Whether the clergyman reciting the telltale passage is in on the plan remains unclear. But it's safe to assume that Orthodox believers will not be pleased by this portrayal of their community. Though too fleeting to be really offensive, it's an unwelcome ingredient in an otherwise mostly pleasing recipe.

The film contains some harsh violence, much bloodless gunplay, images of gory combat wounds, premarital cohabitation, several instances of profanity, at least one use of the F-word and about a half-dozen crude terms. The Catholic News Service classification is A-III—adults. The Motion Picture Association of America rating is PG-13—parents strongly cautioned. Some material may be inappropriate for children under 13.

*****
John Mulderig is on the staff of Catholic News Service.



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Andrew Dung-Lac and Companions: Andrew Dung-Lac was one of 117 people martyred in Vietnam between 1820 and 1862. Members of this group were beatified on four different occasions between 1900 and 1951. All were canonized by St. John Paul II. 
<p>Christianity came to Vietnam (then three separate kingdoms) through the Portuguese. Jesuits opened the first permanent mission at Da Nang in 1615. They ministered to Japanese Catholics who had been driven from Japan. </p><p>The king of one of the kingdoms banned all foreign missionaries and tried to make all Vietnamese deny their faith by trampling on a crucifix. Like the priest-holes in Ireland during English persecution, many hiding places were offered in homes of the faithful. </p><p>Severe persecutions were again launched three times in the 19th century. During the six decades after 1820, between 100,000 and 300,000 Catholics were killed or subjected to great hardship. Foreign missionaries martyred in the first wave included priests of the Paris Mission Society, and Spanish Dominican priests and tertiaries. </p><p>Persecution broke out again in 1847 when the emperor suspected foreign missionaries and Vietnamese Christians of sympathizing with a rebellion led by of one of his sons. </p><p>The last of the martyrs were 17 laypersons, one of them a 9-year-old, executed in 1862. That year a treaty with France guaranteed religious freedom to Catholics, but it did not stop all persecution. </p><p>By 1954 there were over a million and a half Catholics—about seven percent of the population—in the north. Buddhists represented about 60 percent. Persistent persecution forced some 670,000 Catholics to abandon lands, homes and possessions and flee to the south. In 1964, there were still 833,000 Catholics in the north, but many were in prison. In the south, Catholics were enjoying the first decade of religious freedom in centuries, their numbers swelled by refugees. </p><p>During the Vietnamese war, Catholics again suffered in the north, and again moved to the south in great numbers. Now the whole country is under Communist rule.</p> American Catholic Blog To replace our sins with virtues may seem like a daunting task, but fortunately we can follow the example of the saints who have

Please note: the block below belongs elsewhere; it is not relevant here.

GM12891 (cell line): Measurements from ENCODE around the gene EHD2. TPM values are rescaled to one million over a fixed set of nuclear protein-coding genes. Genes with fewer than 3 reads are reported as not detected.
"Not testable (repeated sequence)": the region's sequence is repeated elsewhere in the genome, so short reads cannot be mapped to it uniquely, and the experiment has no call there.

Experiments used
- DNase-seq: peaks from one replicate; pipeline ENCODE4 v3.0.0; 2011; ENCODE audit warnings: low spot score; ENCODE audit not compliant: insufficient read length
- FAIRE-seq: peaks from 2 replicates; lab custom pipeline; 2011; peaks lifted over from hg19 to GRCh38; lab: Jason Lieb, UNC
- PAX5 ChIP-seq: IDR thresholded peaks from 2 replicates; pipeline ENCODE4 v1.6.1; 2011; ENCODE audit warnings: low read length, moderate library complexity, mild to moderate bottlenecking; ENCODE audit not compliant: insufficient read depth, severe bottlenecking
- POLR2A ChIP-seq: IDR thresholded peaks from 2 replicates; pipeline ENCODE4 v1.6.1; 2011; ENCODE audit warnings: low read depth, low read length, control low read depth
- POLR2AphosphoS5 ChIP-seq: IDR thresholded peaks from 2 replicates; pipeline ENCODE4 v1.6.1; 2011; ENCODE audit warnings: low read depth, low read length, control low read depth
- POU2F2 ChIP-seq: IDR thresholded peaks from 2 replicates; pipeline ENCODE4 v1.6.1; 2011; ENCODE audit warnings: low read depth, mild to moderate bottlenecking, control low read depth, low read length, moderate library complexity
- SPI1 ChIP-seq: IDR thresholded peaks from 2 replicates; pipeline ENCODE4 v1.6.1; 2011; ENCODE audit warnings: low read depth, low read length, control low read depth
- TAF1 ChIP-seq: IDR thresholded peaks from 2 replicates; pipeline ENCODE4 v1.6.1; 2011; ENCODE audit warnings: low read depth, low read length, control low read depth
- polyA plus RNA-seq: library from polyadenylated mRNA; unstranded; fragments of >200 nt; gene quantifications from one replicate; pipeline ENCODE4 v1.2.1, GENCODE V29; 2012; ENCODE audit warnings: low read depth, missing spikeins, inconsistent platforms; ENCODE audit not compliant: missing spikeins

successfully defeated these sins in their lifetimes. They provide us with a way forward so that we, too, can live holy, virtuous lives.